Extended Data Fig. 3: Many regular rhythmic basal forebrain neurons are cholinergic. | Nature Neuroscience

Extended Data Fig. 3: Many regular rhythmic basal forebrain neurons are cholinergic.

From: Distinct synchronization, cortical coupling and behavioral function of two basal forebrain cholinergic neuron types

Extended Data Fig. 3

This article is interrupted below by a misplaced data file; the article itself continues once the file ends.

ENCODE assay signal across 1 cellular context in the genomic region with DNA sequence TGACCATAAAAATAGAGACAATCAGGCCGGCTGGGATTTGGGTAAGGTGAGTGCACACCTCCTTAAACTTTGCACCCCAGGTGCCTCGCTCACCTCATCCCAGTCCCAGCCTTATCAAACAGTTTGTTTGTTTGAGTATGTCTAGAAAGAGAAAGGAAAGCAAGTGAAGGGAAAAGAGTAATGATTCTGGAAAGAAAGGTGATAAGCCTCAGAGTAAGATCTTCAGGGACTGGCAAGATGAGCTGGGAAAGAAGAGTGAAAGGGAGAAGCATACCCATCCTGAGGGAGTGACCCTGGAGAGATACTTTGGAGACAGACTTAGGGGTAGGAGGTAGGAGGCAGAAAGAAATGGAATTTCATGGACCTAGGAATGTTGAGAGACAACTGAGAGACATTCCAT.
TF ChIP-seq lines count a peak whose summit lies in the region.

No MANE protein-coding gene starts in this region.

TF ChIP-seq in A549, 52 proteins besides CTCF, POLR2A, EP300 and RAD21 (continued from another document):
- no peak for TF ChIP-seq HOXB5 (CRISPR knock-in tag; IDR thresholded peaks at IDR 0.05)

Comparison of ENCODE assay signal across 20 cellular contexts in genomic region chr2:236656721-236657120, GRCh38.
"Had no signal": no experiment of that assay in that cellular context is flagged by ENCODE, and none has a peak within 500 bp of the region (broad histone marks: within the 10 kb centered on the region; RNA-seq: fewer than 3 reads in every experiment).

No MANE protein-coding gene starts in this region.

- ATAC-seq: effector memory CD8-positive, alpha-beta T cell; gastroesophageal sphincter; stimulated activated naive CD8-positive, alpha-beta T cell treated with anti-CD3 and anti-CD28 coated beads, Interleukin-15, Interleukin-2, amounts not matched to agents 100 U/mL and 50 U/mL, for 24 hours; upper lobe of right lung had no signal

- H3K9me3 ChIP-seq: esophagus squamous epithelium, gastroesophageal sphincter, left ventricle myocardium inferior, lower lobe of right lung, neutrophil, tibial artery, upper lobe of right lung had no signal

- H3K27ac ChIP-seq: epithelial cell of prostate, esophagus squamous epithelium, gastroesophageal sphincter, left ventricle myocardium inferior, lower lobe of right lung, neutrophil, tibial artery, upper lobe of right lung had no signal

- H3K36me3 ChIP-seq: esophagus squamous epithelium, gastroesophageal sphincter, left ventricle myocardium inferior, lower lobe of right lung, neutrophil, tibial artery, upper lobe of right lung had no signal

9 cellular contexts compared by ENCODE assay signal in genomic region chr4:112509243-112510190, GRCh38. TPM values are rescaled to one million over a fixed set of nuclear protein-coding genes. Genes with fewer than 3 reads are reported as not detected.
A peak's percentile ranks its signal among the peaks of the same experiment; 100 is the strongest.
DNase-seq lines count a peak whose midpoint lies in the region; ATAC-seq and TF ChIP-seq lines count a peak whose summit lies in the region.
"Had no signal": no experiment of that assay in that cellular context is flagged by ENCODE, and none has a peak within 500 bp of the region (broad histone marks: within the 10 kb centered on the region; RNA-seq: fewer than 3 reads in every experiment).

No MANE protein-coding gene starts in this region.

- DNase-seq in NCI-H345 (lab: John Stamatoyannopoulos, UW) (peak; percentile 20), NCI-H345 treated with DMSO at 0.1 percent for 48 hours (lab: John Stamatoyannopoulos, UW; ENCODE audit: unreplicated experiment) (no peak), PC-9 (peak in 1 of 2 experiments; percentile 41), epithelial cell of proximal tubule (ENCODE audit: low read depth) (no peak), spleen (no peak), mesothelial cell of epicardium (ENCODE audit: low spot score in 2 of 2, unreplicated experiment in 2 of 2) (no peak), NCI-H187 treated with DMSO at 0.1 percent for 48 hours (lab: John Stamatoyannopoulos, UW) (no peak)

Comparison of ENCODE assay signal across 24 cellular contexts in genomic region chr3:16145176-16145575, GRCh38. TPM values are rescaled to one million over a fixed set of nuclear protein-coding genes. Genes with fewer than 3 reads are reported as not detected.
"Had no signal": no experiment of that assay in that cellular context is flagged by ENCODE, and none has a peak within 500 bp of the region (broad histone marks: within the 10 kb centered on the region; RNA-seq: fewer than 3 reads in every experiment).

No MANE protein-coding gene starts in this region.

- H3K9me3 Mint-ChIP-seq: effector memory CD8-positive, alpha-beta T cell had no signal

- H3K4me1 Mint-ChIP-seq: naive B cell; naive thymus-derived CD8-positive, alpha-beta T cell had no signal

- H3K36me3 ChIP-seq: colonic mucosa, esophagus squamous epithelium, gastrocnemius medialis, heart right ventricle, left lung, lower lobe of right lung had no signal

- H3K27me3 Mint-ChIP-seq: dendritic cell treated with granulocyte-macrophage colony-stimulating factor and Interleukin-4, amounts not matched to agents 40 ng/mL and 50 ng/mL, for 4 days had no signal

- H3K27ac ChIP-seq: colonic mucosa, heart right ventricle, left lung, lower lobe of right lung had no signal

a-c, Auto-correlations of untagged bursting (a), Poisson-like (b), and regular rhythmic (c) NB neurons. d, Average auto-correlations (red, n = 559 untagged strongly bursting; orange, n = 692 Poisson-like; green, n = 17 regular rhythmic basal forebrain neurons). Solid lines, mean; shading, s.e.m. e, Scatter plot showing burst index and refractory period of the same neurons. f, Pearson’s correlation between refractory period and theta index (p = 6.36 × 10-6 for n = 17 regular rhythmic basal forebrain neurons (green), one-sided F-test, F(1,15) = 45.77; red, n = 559 untagged strongly bursting; orange, n = 692 Poisson-like basal forebrain neurons). g, Median theta index (red, n = 559 untagged strongly bursting; orange, n = 692 Poisson-like; green, n = 17 regular rhythmic basal forebrain neurons; ***, p < 0.001; strongly bursting vs. Poisson-like, p = 1.99 × 10-24; strongly bursting vs. regular rhythmic, p = 4.41 × 10-8; Poisson-like vs. regular rhythmic, 6.04 × 10-11; two-sided Mann-Whitney U-test). Bars, median. h, Predictive value of regular rhythmic firing pattern for cholinergic identity as a function of relative refractory period. Black line and right y-axis correspond to the ratio of (identified or putative) cholinergic neurons to all neurons in the bin.

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